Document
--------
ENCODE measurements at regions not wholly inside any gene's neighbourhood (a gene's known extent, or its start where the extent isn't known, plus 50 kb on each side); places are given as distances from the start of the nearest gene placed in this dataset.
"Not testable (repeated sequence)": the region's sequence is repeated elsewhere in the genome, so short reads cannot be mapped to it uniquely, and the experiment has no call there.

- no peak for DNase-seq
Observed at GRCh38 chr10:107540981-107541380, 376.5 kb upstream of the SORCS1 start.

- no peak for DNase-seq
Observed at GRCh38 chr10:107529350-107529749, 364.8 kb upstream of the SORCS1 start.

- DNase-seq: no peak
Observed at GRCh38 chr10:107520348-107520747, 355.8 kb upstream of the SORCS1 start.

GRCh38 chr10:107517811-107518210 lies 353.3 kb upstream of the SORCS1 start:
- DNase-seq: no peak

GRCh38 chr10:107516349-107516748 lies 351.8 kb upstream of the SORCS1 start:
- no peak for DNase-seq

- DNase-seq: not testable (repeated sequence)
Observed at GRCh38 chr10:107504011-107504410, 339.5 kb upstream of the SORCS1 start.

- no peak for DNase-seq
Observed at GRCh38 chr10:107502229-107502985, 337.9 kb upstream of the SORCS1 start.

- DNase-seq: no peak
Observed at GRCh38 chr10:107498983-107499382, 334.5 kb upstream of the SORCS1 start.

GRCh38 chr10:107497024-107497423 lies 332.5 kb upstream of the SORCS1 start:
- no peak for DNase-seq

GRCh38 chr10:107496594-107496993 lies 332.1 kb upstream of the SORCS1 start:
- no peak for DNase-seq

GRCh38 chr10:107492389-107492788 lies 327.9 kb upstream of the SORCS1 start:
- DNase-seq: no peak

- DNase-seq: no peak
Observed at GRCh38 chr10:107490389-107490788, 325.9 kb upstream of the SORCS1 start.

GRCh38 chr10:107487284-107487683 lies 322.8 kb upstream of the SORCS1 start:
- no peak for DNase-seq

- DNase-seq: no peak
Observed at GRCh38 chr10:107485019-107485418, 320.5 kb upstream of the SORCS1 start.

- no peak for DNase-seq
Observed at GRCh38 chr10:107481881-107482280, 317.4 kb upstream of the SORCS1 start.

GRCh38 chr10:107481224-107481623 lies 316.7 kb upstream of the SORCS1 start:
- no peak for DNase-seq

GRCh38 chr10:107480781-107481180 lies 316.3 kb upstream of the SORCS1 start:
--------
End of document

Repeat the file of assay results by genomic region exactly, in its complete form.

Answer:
ENCODE measurements at regions not wholly inside any gene's neighbourhood (a gene's known extent, or its start where the extent isn't known, plus 50 kb on each side); places are given as distances from the start of the nearest gene placed in this dataset.
"Not testable (repeated sequence)": the region's sequence is repeated elsewhere in the genome, so short reads cannot be mapped to it uniquely, and the experiment has no call there.

- no peak for DNase-seq
Observed at GRCh38 chr10:107540981-107541380, 376.5 kb upstream of the SORCS1 start.

- no peak for DNase-seq
Observed at GRCh38 chr10:107529350-107529749, 364.8 kb upstream of the SORCS1 start.

- DNase-seq: no peak
Observed at GRCh38 chr10:107520348-107520747, 355.8 kb upstream of the SORCS1 start.

GRCh38 chr10:107517811-107518210 lies 353.3 kb upstream of the SORCS1 start:
- DNase-seq: no peak

GRCh38 chr10:107516349-107516748 lies 351.8 kb upstream of the SORCS1 start:
- no peak for DNase-seq

- DNase-seq: not testable (repeated sequence)
Observed at GRCh38 chr10:107504011-107504410, 339.5 kb upstream of the SORCS1 start.

- no peak for DNase-seq
Observed at GRCh38 chr10:107502229-107502985, 337.9 kb upstream of the SORCS1 start.

- DNase-seq: no peak
Observed at GRCh38 chr10:107498983-107499382, 334.5 kb upstream of the SORCS1 start.

GRCh38 chr10:107497024-107497423 lies 332.5 kb upstream of the SORCS1 start:
- no peak for DNase-seq

GRCh38 chr10:107496594-107496993 lies 332.1 kb upstream of the SORCS1 start:
- no peak for DNase-seq

GRCh38 chr10:107492389-107492788 lies 327.9 kb upstream of the SORCS1 start:
- DNase-seq: no peak

- DNase-seq: no peak
Observed at GRCh38 chr10:107490389-107490788, 325.9 kb upstream of the SORCS1 start.

GRCh38 chr10:107487284-107487683 lies 322.8 kb upstream of the SORCS1 start:
- no peak for DNase-seq

- DNase-seq: no peak
Observed at GRCh38 chr10:107485019-107485418, 320.5 kb upstream of the SORCS1 start.

- no peak for DNase-seq
Observed at GRCh38 chr10:107481881-107482280, 317.4 kb upstream of the SORCS1 start.

GRCh38 chr10:107481224-107481623 lies 316.7 kb upstream of the SORCS1 start:
- no peak for DNase-seq

GRCh38 chr10:107480781-107481180 lies 316.3 kb upstream of the SORCS1 start: